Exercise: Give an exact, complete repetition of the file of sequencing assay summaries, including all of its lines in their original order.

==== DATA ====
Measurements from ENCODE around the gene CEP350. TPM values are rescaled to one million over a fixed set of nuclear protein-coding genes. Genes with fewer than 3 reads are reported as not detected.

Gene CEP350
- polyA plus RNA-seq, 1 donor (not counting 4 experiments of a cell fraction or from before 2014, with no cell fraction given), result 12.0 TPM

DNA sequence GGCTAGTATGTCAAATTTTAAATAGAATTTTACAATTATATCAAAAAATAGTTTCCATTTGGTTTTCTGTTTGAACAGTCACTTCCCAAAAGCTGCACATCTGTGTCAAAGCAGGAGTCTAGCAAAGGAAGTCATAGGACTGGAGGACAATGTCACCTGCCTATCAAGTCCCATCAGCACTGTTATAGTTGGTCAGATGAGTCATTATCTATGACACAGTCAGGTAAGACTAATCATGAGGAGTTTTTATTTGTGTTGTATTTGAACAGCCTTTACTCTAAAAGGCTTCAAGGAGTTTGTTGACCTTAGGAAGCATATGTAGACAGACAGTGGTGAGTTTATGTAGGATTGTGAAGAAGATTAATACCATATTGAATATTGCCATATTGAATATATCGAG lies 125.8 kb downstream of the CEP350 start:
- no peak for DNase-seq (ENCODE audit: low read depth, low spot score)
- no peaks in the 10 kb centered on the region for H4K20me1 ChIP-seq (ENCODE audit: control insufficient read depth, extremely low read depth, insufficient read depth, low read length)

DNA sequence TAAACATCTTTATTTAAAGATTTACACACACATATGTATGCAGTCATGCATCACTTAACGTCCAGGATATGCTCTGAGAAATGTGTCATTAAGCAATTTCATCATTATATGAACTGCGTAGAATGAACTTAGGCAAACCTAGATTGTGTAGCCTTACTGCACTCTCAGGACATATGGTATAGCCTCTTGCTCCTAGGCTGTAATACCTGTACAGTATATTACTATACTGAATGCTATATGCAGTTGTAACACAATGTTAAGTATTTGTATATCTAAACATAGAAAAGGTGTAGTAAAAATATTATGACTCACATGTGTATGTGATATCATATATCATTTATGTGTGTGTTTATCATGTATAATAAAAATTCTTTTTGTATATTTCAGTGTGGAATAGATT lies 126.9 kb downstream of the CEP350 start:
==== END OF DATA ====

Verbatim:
Measurements from ENCODE around the gene CEP350. TPM values are rescaled to one million over a fixed set of nuclear protein-coding genes. Genes with fewer than 3 reads are reported as not detected.

Gene CEP350
- polyA plus RNA-seq, 1 donor (not counting 4 experiments of a cell fraction or from before 2014, with no cell fraction given), result 12.0 TPM

DNA sequence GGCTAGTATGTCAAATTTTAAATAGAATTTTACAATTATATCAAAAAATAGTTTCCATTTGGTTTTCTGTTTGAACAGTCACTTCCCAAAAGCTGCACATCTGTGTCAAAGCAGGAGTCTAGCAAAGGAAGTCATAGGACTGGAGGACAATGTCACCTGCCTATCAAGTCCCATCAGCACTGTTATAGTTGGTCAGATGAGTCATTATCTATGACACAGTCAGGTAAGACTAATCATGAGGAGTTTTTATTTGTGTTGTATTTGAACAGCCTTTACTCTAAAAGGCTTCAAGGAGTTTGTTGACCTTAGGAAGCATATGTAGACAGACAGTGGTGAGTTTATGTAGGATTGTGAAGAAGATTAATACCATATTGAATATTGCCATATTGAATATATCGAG lies 125.8 kb downstream of the CEP350 start:
- no peak for DNase-seq (ENCODE audit: low read depth, low spot score)
- no peaks in the 10 kb centered on the region for H4K20me1 ChIP-seq (ENCODE audit: control insufficient read depth, extremely low read depth, insufficient read depth, low read length)

DNA sequence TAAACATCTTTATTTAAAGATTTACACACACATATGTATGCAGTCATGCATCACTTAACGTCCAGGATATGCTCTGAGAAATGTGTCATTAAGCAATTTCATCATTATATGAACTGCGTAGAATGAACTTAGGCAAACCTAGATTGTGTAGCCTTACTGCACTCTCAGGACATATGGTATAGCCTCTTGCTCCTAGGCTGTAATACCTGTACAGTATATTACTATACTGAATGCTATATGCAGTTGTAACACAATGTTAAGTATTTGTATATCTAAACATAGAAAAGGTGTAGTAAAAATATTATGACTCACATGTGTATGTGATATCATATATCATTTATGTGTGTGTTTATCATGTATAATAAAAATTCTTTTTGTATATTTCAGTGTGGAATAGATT lies 126.9 kb downstream of the CEP350 start: